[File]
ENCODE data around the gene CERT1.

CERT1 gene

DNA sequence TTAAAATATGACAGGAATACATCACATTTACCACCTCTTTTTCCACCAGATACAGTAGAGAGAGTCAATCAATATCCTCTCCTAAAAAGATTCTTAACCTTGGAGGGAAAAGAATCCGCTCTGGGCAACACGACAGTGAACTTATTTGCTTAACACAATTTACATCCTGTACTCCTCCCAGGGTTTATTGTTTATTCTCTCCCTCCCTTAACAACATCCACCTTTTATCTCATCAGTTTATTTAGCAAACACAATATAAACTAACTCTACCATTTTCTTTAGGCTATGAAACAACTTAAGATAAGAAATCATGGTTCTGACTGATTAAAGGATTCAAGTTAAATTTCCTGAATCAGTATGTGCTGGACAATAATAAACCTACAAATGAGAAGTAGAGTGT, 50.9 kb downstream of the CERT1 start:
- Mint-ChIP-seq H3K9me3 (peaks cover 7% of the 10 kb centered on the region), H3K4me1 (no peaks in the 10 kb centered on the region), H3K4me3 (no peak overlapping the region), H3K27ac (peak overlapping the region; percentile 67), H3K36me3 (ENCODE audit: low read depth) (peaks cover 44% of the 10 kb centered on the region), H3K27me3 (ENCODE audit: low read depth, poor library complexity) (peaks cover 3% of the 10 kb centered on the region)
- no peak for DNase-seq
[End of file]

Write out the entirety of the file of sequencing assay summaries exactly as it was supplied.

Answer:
ENCODE data around the gene CERT1.

CERT1 gene

DNA sequence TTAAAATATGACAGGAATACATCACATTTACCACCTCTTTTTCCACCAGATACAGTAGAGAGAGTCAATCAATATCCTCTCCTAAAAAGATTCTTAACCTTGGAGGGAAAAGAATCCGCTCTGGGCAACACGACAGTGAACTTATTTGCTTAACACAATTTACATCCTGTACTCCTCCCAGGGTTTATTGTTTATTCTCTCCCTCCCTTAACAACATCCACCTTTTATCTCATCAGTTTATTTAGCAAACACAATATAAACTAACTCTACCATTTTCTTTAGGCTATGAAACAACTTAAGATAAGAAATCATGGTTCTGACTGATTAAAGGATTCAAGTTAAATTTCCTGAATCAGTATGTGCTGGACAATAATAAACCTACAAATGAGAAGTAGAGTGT, 50.9 kb downstream of the CERT1 start:
- Mint-ChIP-seq H3K9me3 (peaks cover 7% of the 10 kb centered on the region), H3K4me1 (no peaks in the 10 kb centered on the region), H3K4me3 (no peak overlapping the region), H3K27ac (peak overlapping the region; percentile 67), H3K36me3 (ENCODE audit: low read depth) (peaks cover 44% of the 10 kb centered on the region), H3K27me3 (ENCODE audit: low read depth, poor library complexity) (peaks cover 3% of the 10 kb centered on the region)
- no peak for DNase-seq